3. Chapter 2
Arda had changed so much since he was a child. The lands he knew and loved were now below the Great Sea. That is why he stayed on the coast, never moving inland. These shores were all that was left of the world he knew. He was of an age long gone.
From what he gleaned from the few he had had contact with - all Edain - there was an Elf-witch guarding some woodlands, always a welcome at the Last Homely house (run by the wisest of Elves), and an ancient Shipwright who built remarkable swan-like ships. He knew them all, well. A sad smile ghosted over his lips upon hearing Altariel (Galadrial) called a witch. She always did have a power about her. He wondered how she dealt with the memories. She had been there, too. She was party to the Kinslayings, though her blade never ran red. Did it haunt her as it did him?
Elrond’s success pleased him most. He always knew that Elrond would rise above others. He wished he could see the elfling he had taken as his own. He knew that Elrond ruled with a fair and just hand. His kindness and compassion was immeasurable, despite the trials of his life.
The most painful news was of the Great ships he would never sail upon. Now the sea-longing only mocked him, reminding him of his foolish pride. Never again would he see his birth land. Now he wished he had stayed behind. His father’s ire would have been nothing compared this torment.
Maglor sighed. The past played over and over in his head. Could he have made things different? What if he had stood firm and not let familial love and pride blind him? Why did Elwig leave her sons behind with no one to care for them? Was it all part of the Valar’s plan? Did some good come from his time with her twins? Maglor dropped his head to his knees. His mind spun and hurt from all this thinking. The questions never were answered. Now, he was faced with more questions about the future, the answers eluding him.
“It must have something to do with the Edain,” he said aloud. “No elf would take help from a son of Fëanor.” His once proud eyes blurred again from tears. “You must be wrong!” He shouted to the wind and waves. “No one needs me!” Maglor sobbed. The Valar were wrong. No one needed him.
The sunset and the moon rose on the distraught figure, sitting at the point of the lonely jetty.
Lindir had left as planned, just as the sun crested the surrounding mountains. Those who knew he was leaving met him in the courtyard to say their good byes.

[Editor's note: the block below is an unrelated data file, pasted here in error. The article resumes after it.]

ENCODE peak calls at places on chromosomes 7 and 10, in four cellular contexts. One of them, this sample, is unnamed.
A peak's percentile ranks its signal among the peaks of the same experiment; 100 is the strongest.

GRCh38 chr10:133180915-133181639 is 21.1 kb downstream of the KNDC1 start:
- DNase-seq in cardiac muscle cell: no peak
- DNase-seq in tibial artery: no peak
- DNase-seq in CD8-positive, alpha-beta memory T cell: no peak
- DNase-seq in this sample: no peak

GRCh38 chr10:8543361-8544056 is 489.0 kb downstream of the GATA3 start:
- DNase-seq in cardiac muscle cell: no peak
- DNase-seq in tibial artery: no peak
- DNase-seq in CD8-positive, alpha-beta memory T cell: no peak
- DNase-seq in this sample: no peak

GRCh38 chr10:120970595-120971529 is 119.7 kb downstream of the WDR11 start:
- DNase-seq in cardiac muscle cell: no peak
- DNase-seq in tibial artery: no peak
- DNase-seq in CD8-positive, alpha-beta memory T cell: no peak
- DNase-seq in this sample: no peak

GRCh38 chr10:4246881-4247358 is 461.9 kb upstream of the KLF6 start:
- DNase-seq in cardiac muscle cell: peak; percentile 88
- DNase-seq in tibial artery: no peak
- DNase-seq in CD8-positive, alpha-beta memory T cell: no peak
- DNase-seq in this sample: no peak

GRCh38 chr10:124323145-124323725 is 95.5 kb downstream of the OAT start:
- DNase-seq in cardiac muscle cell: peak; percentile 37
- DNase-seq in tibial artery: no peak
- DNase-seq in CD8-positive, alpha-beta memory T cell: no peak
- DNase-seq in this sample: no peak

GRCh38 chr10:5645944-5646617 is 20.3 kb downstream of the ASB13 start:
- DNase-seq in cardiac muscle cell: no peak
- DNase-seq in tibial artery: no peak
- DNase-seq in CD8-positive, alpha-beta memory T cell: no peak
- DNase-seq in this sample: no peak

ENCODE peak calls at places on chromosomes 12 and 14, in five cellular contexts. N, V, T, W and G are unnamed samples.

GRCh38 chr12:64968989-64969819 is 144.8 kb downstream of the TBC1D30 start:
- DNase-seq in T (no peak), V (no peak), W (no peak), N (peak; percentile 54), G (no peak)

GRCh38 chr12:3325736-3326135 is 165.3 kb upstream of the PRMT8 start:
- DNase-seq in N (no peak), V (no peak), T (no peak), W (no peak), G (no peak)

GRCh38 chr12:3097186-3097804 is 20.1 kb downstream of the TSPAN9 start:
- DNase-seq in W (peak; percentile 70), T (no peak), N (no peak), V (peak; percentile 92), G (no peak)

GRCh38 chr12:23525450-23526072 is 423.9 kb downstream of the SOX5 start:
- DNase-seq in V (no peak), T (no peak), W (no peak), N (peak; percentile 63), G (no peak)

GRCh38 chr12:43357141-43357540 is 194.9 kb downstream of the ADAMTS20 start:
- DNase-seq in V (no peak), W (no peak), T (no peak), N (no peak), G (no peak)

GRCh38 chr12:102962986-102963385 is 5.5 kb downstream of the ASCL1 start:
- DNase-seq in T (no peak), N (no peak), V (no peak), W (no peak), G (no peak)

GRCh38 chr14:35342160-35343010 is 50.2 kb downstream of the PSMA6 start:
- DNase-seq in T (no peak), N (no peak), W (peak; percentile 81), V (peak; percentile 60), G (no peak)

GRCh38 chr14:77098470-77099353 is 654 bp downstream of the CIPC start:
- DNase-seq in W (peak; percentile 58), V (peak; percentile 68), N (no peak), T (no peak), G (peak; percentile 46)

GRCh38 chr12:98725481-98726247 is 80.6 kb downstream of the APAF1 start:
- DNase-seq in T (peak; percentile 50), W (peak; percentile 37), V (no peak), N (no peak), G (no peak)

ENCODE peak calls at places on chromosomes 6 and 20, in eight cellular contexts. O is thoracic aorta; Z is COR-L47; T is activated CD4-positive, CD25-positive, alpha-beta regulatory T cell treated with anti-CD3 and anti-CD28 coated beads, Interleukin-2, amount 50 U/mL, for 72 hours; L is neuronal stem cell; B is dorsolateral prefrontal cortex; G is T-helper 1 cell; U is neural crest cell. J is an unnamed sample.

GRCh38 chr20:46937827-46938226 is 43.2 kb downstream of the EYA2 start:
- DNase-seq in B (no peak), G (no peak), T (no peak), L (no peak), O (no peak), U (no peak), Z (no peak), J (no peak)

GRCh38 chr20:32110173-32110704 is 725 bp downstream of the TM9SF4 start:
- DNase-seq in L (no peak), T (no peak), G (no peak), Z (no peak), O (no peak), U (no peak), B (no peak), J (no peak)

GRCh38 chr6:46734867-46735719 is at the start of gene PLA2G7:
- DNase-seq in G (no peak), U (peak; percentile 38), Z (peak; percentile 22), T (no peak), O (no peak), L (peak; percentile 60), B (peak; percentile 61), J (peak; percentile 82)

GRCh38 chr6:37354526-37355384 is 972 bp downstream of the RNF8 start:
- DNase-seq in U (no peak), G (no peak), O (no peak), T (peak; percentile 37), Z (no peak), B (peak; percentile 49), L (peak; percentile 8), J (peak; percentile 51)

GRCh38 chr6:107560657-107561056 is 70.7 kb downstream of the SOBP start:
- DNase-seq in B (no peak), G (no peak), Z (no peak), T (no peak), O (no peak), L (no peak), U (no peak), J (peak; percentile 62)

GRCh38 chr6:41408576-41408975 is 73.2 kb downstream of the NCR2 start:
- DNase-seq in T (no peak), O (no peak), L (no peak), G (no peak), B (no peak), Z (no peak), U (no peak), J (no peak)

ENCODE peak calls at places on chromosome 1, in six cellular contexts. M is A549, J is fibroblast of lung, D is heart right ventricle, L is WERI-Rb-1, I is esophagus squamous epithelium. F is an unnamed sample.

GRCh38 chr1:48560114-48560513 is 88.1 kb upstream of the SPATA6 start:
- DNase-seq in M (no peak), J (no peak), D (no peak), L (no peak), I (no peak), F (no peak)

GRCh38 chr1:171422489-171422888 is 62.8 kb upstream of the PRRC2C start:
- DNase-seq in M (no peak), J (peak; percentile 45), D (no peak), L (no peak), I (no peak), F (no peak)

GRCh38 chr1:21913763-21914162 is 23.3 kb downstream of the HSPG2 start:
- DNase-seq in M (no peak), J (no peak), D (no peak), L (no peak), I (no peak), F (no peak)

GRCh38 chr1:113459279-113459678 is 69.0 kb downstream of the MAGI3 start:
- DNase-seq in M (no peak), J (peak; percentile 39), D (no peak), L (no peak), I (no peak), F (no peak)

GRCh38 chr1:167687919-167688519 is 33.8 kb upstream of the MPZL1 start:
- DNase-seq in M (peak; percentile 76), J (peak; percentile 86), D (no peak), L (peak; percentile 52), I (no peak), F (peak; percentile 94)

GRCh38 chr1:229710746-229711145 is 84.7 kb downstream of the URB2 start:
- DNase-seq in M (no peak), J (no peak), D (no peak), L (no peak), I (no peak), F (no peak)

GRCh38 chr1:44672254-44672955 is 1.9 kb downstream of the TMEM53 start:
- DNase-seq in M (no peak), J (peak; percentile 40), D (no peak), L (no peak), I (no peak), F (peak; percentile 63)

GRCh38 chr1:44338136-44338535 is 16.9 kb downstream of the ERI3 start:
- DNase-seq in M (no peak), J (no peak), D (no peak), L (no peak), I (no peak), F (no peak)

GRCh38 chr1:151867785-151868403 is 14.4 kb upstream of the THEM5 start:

“I hope you find what you are seeking, meldir.” Erestor whispered with a smile.
‘Not a what, a who.’ Lindir thought. The young minstrel nodded to the group, mounted, and with a final wave flew through the gate. This was it. He was on his own in this venture. Lindir had no idea where to look for the great bard. Along the coast was all he could find, and there was a lot of coast to search. With his sliver hair flowing behind him, Lindir straightened in the saddle. He would not give in to discouragement.
The mare carried him swiftly beyond the boarders of Imladris. He had been away before, but only to Mirkwood once, and Lothlorien. However, those trips had offered companionship. Patting the mare’s neck he chuckled, “Well Hithlain, I am to be the only company you will have for a time.”
The bay nickered and shook her head as if saying, ‘And I am your only company, too.’
As the sun began to set, Lindir found a small patch of moss below the trees, and set up his camp...well, sleeping area at any rate. Lindir removed the pack and saddle from his horse and let her run free. Imladris was not so far away and the night would be moonless so Lindir decided to light a small fire. He spread his blanket out, and sat down with his pack.
‘Hmm, this is odd,’ he thought as his pack fell open. He pulled out a scroll sealed with an imprint he never saw before. ‘Wonder who packed this?’ Setting it carefully back in his bag for the moment, Lindir finished eating the fresh food that the cook had packed for tonight. He had tried to decline, but the old elf would not hear of it. “You will be living on Lembes for who knows how long. Tonight you will eat food.” Food was an understatement. Lindir discovered that not only did she pack meat, cheese, and bread but also grapes, an apple and several of her infamous sugar rolls. A small flask was filled with wine. This night Lindir ate a feast.
After packing away what little was left - saving the apple and a sugar roll for breakfast - he stoked the fire, and sat on his bedroll. Carefully, he removed the mysterious scroll. Lindir new all the insignias of the nobles in Elrond’s house. This symbol belonged to none of them, atleast it was not used for diplomatic papers. The wax was a beautiful sapphire blue. The emblem showed an eagle flying. Reaching into his pack again, Lindir pulled out his journal and charcoal. Diligently he drew a replica of the seal. He would ask Lord Erestor about it when he returned.
‘This is it,’ he thought as he broke the seal. It's script
was the most beautiful he had ever seen, and the ink was of gold. ‘No one uses
this ink unless it is for an invitation or such.’ The minstrel was fairly
certain it was not an invitation. Turning toward the fire, he began to read:
To find what your heart desires,
Look south to the Sea and the sound of the Lyre.
A quiet cove the Edain know
There alone you must go.
There to find the melody pure,
There to find a heart to stir.
Lindir placed the scroll back in his pack along with his journal. He knew it was a clue to finding Maglor, but who knew who it was he was looking for? He had not entrusted that knowledge to anyone. Curling up to sleep, the minstrel thought about his next course of action. “South,” he muttered before drifting off.